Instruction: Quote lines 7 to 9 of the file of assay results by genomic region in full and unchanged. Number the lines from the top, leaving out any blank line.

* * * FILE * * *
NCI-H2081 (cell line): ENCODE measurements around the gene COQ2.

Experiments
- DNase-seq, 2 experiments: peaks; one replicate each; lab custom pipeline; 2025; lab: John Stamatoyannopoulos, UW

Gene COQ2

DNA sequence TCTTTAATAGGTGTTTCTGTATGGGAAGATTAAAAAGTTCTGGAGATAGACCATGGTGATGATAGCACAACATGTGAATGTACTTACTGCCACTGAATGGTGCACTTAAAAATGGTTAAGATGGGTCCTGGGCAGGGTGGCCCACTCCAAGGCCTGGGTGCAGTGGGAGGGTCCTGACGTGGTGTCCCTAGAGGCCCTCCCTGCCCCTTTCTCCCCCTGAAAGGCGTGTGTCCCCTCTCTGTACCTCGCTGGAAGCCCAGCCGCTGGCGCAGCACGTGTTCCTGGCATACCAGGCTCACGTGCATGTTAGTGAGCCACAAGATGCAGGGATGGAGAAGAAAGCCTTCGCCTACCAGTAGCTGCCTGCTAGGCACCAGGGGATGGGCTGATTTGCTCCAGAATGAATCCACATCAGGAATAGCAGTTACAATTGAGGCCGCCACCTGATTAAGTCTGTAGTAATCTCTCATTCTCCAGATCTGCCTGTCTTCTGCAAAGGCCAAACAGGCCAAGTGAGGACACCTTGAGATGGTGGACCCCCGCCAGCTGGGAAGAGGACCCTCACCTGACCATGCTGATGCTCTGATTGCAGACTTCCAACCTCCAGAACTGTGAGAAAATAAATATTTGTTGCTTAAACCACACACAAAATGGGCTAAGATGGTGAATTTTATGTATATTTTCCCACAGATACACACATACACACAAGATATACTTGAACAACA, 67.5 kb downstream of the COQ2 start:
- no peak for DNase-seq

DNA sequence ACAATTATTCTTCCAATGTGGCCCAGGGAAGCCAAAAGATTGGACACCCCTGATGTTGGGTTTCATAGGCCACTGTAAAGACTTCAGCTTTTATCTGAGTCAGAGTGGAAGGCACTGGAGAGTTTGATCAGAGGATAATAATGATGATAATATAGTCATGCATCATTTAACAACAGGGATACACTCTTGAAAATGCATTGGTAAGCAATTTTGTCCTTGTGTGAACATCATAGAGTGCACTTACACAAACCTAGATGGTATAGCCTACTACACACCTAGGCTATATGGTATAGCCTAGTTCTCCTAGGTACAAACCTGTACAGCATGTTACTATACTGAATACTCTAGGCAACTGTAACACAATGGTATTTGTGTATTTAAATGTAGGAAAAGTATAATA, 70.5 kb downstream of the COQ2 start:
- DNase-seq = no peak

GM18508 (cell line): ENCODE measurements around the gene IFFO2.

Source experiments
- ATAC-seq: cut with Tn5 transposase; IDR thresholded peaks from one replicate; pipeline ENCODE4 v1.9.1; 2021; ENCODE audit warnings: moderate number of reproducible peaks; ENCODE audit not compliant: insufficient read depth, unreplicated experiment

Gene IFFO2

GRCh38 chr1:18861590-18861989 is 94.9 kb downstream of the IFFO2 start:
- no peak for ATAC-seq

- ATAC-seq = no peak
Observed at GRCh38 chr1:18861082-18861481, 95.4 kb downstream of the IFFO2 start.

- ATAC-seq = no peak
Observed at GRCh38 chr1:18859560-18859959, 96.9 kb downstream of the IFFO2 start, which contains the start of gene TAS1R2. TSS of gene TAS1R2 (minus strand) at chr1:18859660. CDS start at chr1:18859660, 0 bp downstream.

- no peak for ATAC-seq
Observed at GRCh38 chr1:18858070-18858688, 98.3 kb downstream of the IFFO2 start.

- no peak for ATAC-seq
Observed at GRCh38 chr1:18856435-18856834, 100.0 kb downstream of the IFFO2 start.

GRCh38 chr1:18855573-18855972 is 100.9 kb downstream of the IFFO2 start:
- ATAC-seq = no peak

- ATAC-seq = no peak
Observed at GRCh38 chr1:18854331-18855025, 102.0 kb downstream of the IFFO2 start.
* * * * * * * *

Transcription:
DNA sequence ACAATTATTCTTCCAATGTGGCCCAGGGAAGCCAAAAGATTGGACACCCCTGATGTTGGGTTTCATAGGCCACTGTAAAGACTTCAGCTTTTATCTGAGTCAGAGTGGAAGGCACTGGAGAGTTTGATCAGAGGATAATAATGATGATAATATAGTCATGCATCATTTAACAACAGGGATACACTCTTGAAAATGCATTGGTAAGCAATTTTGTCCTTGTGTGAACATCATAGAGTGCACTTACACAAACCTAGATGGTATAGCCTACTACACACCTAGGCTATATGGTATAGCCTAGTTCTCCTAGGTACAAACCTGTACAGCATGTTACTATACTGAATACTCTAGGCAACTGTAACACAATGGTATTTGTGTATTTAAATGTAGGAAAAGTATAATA, 70.5 kb downstream of the COQ2 start:
- DNase-seq = no peak

GM18508 (cell line): ENCODE measurements around the gene IFFO2.